# What would be the postal/delivery address for an orbiting vehicle? [closed]

It's possible/likely that one day we'll be able to post/mail/deliver stuff to a non-terrestrial vehicle, such as an orbiting vehicle or an extraterrestrialLy landed vehicle, without involving the vehicle's governing organisation (eg NASA).

What would be its address?
Who would have jurisdiction over deciding?

Here are some ideas:

<Recipient>
<Name of craft>
<Location> (options of LEO, GSO, HEO, Luna, Mars, LMO)


## closed as primarily opinion-based by kim holderAug 5 '16 at 22:10

Many good questions generate some degree of opinion based on expert experience, but answers to this question will tend to be almost entirely based on opinions, rather than facts, references, or specific expertise. If this question can be reworded to fit the rules in the help center, please edit the question.

• I think this question is probably too broad (unless you restrict to one country) and too speculative, however you might be onto something: navy.mil/submit/display.asp?story_id=84519 – called2voyage Aug 5 '16 at 20:28
• Although there are two attempts to answer this question, i think we are getting sidetracked from the point that it can't be answered in a factual way. These attempts are in good faith, but are conversational and not really what the site is designed for. So, i felt moved to stem the flow of conversational juices... – kim holder Aug 5 '16 at 22:13
• By the way, @called2voyage was using a moderator ploy of making a comment instead of voting to close, as a moderator vote instantly closes, and cuts off the chance for the community to decide, and develop our collective close policy and skills. Many moderators wish we had the option to vote like regular members for this reason. – kim holder Aug 5 '16 at 22:16
• Bohemian, you accepted one of the current answers, which people tend to take to mean that you are satisfied and don't seek more information. However, you have edited your question, which seems to show you are interested in it being reopened. To be reopened it would need to be possible to answer it factually. No way of modifying it so that is possible occurs to me with this question. – kim holder Aug 7 '16 at 22:33

It would probably just be designated by the satellite catalogue number contained in that spacecraft’s two line element. With that number the orbital postal service could look up your spacecraft’s two line element which would tell them exactly what orbit they would need to be in to rendezvous. For example, the satellite catalogue number of the ISS is 25544 so if I was sending you a letter the address might look like this

Bohemian

International Space Station, Habitation Module

LEO, 25544

• Or maybe "25544, LEO" (more specific first), like "123 Park Ave, New York" – Bohemian Aug 5 '16 at 22:18
• If you are specifying the catalogue number, why would you need to specify the orbit further? I see little value being added by the "LEO" qualifier, but could see some value in specifying the central body in the orbit. So you might instead make that "Bohemian, International Space Station, Habitation Module, 25544, Earth orbit". The actual spacecraft is then specified by the pair catalogue number + central body designator ("25544, Earth orbit"), the recipient is specified by the name ("Bohemian"), the rest is mainly for readability and possibly ambiguity resolution. – a CVn Aug 6 '16 at 16:13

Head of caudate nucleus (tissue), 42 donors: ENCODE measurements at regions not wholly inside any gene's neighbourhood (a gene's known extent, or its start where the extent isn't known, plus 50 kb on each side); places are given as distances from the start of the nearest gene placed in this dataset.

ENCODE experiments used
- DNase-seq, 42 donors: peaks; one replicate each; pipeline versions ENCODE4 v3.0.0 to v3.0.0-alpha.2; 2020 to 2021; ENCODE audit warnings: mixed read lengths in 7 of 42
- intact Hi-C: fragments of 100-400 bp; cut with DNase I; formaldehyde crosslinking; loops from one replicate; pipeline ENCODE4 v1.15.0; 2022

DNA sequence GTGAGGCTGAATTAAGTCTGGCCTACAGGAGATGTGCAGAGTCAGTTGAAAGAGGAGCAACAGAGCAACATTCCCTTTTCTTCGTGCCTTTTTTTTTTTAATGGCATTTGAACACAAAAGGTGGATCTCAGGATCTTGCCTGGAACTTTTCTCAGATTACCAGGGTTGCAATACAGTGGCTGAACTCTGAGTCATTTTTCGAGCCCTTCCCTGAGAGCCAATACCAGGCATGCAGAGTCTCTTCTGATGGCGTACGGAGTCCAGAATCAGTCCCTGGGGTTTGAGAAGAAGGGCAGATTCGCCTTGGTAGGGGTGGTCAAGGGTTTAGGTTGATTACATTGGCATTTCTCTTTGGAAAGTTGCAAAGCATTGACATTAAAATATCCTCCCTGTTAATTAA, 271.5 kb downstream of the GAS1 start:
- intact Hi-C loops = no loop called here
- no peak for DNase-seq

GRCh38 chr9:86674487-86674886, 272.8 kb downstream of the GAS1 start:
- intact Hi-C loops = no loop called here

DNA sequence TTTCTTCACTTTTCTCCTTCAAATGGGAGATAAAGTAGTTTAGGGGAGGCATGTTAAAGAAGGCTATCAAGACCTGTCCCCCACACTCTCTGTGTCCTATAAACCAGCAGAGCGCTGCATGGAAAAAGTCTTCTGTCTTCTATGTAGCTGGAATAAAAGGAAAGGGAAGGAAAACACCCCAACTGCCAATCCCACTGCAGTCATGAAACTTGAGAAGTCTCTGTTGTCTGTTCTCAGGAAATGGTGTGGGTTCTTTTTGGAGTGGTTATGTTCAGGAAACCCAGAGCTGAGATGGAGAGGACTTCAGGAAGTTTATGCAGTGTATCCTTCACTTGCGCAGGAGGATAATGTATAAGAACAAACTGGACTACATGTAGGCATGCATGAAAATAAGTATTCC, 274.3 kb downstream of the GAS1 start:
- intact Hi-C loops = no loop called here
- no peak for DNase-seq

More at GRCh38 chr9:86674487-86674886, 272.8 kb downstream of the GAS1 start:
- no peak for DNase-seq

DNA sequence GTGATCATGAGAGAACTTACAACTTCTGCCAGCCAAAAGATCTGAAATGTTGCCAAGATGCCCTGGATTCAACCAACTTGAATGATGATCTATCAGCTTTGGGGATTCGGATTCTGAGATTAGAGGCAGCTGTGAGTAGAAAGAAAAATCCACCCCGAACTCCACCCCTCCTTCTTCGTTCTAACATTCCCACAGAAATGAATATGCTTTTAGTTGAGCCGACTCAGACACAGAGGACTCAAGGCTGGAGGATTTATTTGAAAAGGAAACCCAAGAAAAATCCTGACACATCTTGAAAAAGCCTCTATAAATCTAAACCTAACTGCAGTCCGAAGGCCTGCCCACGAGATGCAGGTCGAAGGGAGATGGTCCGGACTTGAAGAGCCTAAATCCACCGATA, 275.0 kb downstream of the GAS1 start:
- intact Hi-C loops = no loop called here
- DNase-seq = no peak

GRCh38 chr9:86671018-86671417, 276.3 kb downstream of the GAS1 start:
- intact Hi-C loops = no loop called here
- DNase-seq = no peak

• Adding vague sorting abilities without the necessity to read and lookup the catalogue number? Allows for bulk sorting before more detailed sorting is applied. Just a possible explanation. Also retains some human readability. – Saiboogu Aug 6 '16 at 16:44
• They would be there for the same reason we include the city and state on postal addresses even though that knowledge is included in the zip code. – SpacePaulZ Aug 8 '16 at 15:45

Currently, you just use the mailing address of the controlling entity of the satellite/module. For example, mail to astronauts on ISS should go to one of

[Astronaut's name]
300 E. Street SW, Suite 5R30
Washington, DC 20546
U.S.A

[Cosmonaut's name],
Russian Federal Space Agency
42 Schepkina st.
Moscow 107996
Russia

[Astronaut's name]
ESA Communication Department
ESRIN
Via Galileo Galilei
Casella Postale 64
I-00044 Frascati
Italy


That way the mail will reach the right recipient.

Until actual postal service is established to the satellites, any direct mailing addresses of these, bypassing the ground HQ, are a pure speculation.

• Note that I'm thinking parcel delivery via private launch service, not "mail" or official agency launch – Bohemian Aug 5 '16 at 22:16
• @Bohemian: then it would be up to the creator of the service to develop the postal address system. – SF. Aug 6 '16 at 1:46